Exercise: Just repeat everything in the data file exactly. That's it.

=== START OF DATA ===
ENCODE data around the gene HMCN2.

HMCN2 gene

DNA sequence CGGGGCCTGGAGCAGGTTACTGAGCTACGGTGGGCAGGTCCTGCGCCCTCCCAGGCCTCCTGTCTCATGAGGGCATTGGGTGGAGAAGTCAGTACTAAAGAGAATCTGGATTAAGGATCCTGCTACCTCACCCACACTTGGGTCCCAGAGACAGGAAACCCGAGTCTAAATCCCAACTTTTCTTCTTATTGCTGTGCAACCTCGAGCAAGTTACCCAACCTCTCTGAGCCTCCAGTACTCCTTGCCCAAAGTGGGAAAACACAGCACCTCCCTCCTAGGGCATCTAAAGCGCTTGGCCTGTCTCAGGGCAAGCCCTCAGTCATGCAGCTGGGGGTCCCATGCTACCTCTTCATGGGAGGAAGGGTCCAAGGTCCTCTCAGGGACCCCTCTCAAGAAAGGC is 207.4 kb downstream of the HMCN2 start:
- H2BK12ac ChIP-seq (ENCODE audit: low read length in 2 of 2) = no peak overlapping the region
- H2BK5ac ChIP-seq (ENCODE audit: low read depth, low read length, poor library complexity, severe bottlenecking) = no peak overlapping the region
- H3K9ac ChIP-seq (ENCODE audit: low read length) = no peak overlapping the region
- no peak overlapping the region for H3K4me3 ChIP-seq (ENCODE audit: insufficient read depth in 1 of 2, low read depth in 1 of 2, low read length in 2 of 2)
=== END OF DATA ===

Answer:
ENCODE data around the gene HMCN2.

HMCN2 gene

DNA sequence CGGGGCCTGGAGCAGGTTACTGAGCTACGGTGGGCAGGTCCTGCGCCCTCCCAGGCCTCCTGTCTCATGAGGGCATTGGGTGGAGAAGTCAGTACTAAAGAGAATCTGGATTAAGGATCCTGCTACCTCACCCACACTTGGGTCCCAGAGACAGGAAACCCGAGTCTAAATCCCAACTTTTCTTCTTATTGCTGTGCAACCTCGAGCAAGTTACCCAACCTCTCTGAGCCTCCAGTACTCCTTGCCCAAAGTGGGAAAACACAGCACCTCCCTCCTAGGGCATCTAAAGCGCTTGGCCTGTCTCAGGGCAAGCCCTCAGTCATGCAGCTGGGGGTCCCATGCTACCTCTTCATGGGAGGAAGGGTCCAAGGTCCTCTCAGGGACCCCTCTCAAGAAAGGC is 207.4 kb downstream of the HMCN2 start:
- H2BK12ac ChIP-seq (ENCODE audit: low read length in 2 of 2) = no peak overlapping the region
- H2BK5ac ChIP-seq (ENCODE audit: low read depth, low read length, poor library complexity, severe bottlenecking) = no peak overlapping the region
- H3K9ac ChIP-seq (ENCODE audit: low read length) = no peak overlapping the region
- no peak overlapping the region for H3K4me3 ChIP-seq (ENCODE audit: insufficient read depth in 1 of 2, low read depth in 1 of 2, low read length in 2 of 2)